Dan: I think they’ve always been relevant. Creative Commons actually links into a tradition that goes back thousands of years. The concept of “the commons” and knowledge sharing are well established. It’s only in the last 100 years or so we’ve changed that behaviour. Intellectual property and copyright are still very new concepts in human history. Years ago people would share songs, stories, recipies and more just by word of mouth. They grew, were modified, improved and embellished. It was a natural process. These days in technology and art we’re told to protect our ideas at all costs and keep them secret, because that’s the only way to realise the value of them. That’s not true and it’s not the way to make progress. Far from promoting it, modern patent and IP laws are actually stifling innovation. People are scared to try out new things because they might get sued all the time. Knowledge has to be shared or it dies out. The Creative Commons licenses offer artists a way to license their work on their own terms, and allow people to make sensible uses of it. It actually empowers artists. As a musician I want to hear what people can make with my music, get those ideas back and build on them, collaborate. There are many different CC licenses with different clauses and restrictions, you have to find the right one for you, but personally I have no problem with people using my work as part of their own new works on 2 conditions. Firstly they have to always put clear creditation to me for any relevant parts, secondly they have to share any derived work back on the same terms I gave it to them, so I and others can use it in turn. I think that’s reasonable. It’s all legally binding using the same Copyright laws we already have. It turns them on their head and is often referred to as Copyleft because of this. There are many licenses in the Creative Commons suite and I would suggest any artists interested have a look at creativecommons.org it’s a great resource. It can be confusing at first but I’m always happy to help if I can.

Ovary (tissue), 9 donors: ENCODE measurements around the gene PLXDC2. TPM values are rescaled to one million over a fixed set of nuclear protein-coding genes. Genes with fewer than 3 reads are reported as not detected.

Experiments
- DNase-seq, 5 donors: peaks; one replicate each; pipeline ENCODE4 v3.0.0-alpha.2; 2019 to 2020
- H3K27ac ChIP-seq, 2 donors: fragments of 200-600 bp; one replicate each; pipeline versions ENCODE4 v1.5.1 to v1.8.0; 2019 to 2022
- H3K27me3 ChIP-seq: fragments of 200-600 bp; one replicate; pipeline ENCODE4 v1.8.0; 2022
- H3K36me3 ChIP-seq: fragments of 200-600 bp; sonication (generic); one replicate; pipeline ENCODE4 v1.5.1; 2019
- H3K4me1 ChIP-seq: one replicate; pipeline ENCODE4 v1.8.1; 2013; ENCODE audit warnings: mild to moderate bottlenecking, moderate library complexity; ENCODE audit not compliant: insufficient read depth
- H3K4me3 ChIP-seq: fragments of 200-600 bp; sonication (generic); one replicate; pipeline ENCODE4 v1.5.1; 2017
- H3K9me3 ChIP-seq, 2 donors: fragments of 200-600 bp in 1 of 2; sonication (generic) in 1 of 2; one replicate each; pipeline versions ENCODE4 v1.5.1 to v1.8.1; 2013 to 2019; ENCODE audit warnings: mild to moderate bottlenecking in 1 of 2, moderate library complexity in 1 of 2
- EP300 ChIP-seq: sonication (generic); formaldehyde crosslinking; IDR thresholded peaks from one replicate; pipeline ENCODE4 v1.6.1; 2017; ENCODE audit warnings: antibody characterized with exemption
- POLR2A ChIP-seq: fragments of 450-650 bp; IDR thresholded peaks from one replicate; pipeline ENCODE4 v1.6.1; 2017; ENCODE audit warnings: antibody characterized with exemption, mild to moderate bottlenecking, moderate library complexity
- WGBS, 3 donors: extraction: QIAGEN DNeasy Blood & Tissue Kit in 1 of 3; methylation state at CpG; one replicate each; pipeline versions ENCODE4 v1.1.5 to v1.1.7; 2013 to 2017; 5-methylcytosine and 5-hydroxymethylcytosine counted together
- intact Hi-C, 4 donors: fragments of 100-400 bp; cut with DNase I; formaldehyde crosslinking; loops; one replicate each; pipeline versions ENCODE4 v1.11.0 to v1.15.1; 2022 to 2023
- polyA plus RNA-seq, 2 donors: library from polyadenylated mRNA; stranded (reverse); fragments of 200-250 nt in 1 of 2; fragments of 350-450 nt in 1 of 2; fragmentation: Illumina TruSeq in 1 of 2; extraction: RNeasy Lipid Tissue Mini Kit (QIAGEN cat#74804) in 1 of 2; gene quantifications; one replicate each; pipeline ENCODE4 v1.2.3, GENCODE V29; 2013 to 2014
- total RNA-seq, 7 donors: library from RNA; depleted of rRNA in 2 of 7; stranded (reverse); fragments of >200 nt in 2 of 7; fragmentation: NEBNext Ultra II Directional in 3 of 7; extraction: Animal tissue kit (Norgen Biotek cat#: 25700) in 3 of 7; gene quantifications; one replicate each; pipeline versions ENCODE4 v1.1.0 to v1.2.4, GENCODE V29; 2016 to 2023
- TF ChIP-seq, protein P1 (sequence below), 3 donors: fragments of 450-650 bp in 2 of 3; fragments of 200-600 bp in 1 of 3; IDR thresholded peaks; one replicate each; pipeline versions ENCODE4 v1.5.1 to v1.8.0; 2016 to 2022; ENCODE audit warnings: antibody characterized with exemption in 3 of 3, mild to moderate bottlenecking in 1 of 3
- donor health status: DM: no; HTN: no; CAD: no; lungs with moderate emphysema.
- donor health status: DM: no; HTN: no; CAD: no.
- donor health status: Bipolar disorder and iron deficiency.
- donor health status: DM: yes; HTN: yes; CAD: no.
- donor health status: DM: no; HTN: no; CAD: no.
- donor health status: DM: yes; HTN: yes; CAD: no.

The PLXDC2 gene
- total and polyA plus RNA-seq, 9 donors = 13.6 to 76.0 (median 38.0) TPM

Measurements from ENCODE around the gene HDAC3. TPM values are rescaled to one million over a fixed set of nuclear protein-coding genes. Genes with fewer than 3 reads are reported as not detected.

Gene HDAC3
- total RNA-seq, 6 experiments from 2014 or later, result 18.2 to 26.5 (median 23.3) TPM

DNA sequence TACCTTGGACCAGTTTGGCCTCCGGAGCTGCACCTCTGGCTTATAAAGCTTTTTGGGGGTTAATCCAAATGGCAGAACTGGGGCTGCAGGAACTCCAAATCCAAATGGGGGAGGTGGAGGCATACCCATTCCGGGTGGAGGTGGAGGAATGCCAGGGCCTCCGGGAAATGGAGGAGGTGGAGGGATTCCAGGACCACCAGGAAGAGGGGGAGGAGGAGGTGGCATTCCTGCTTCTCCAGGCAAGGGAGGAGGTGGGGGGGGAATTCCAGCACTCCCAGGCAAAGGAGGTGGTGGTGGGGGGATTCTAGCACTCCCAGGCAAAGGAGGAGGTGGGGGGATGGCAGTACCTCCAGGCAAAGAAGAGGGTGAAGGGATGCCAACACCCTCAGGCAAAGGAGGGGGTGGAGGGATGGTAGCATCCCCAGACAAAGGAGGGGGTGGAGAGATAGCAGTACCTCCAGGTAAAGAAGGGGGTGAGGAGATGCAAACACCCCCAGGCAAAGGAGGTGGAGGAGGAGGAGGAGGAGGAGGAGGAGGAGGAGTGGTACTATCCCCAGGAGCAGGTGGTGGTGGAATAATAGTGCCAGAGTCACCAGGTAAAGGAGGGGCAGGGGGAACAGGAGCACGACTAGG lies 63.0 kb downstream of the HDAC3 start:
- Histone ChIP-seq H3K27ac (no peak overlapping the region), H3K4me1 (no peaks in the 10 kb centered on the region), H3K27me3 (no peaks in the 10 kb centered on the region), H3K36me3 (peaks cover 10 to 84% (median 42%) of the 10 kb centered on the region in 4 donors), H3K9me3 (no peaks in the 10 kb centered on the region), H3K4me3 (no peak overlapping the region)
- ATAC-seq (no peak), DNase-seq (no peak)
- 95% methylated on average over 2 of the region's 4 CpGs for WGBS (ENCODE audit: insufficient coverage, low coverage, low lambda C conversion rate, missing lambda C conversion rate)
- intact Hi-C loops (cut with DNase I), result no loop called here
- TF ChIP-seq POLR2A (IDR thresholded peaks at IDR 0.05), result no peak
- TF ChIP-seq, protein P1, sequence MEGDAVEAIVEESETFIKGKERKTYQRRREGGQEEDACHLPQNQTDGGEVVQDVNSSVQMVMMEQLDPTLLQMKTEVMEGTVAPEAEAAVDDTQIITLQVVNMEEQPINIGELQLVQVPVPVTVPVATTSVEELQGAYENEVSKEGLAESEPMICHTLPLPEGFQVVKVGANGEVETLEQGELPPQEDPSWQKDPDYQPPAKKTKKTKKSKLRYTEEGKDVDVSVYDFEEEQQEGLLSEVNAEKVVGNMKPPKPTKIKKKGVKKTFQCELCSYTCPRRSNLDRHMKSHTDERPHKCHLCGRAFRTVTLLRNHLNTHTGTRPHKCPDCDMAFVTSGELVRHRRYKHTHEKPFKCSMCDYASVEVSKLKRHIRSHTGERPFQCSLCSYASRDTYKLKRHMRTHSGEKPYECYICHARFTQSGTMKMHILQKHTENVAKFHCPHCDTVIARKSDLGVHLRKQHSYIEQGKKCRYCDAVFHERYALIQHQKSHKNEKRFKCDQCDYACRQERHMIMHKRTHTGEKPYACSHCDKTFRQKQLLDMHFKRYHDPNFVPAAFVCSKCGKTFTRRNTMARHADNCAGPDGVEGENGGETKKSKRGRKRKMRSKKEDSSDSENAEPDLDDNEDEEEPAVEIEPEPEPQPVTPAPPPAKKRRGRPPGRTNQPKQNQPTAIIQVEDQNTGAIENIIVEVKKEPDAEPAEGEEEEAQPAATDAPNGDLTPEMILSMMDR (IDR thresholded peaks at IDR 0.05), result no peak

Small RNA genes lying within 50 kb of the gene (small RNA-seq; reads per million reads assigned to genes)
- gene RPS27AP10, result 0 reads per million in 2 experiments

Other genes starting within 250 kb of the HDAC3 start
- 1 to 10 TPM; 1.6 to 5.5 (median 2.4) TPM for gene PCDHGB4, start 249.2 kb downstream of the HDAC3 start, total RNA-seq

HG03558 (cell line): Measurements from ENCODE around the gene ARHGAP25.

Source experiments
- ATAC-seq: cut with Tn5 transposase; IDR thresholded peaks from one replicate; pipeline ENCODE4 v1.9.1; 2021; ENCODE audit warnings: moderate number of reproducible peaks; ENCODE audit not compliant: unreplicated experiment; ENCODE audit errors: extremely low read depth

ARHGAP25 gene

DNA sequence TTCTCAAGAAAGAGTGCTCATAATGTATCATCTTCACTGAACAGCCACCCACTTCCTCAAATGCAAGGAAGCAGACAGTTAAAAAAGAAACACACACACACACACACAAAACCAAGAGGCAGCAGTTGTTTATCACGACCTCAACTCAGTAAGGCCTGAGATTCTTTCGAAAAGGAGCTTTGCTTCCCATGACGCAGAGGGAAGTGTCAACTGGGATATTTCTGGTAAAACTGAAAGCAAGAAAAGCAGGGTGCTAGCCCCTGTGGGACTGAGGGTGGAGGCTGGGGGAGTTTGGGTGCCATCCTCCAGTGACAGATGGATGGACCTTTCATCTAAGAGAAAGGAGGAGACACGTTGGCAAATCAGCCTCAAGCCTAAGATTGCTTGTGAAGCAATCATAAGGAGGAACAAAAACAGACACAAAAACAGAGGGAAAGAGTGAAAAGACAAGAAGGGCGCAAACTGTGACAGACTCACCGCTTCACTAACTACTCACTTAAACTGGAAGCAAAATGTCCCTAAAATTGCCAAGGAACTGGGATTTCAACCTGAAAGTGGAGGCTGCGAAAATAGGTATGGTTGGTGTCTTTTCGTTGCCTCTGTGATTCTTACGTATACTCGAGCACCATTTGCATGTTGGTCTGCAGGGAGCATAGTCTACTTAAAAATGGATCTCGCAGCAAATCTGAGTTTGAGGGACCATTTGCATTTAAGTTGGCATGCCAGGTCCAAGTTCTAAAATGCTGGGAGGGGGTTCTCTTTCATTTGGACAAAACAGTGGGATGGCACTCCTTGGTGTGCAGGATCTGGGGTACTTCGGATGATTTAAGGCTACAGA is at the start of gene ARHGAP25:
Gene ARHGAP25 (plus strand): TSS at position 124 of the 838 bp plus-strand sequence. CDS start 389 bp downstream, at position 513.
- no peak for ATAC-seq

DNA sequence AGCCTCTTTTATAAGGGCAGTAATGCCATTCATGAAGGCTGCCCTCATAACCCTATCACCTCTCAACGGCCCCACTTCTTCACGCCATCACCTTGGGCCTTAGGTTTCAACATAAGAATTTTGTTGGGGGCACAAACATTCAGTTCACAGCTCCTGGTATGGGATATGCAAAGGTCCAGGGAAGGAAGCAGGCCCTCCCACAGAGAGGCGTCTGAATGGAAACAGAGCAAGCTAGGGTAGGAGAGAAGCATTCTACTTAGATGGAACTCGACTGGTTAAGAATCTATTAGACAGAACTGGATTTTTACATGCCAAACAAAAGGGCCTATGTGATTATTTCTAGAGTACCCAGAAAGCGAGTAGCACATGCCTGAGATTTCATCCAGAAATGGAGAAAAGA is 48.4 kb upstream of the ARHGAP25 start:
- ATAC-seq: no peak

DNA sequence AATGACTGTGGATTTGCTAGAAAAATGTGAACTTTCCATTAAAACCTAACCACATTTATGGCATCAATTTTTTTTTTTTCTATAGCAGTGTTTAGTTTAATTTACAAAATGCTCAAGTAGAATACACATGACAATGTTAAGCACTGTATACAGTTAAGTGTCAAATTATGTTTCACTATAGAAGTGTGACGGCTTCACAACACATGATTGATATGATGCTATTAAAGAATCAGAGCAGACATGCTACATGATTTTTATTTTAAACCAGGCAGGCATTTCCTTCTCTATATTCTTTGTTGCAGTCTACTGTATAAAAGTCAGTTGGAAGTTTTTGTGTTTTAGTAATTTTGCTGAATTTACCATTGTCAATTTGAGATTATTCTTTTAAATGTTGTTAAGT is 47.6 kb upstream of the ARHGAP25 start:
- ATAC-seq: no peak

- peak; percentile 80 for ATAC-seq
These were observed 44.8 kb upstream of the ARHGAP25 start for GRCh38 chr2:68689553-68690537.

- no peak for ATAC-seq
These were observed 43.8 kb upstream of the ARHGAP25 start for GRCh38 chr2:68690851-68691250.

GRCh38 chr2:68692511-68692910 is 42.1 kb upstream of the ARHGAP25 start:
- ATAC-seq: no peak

Bob: Is it true that you and a bunch of others went into News From Nowhere - possibly the most respected alternative bookshop in existence - and helped repair their old computers, and how do you repair an old iPod and make it record audio?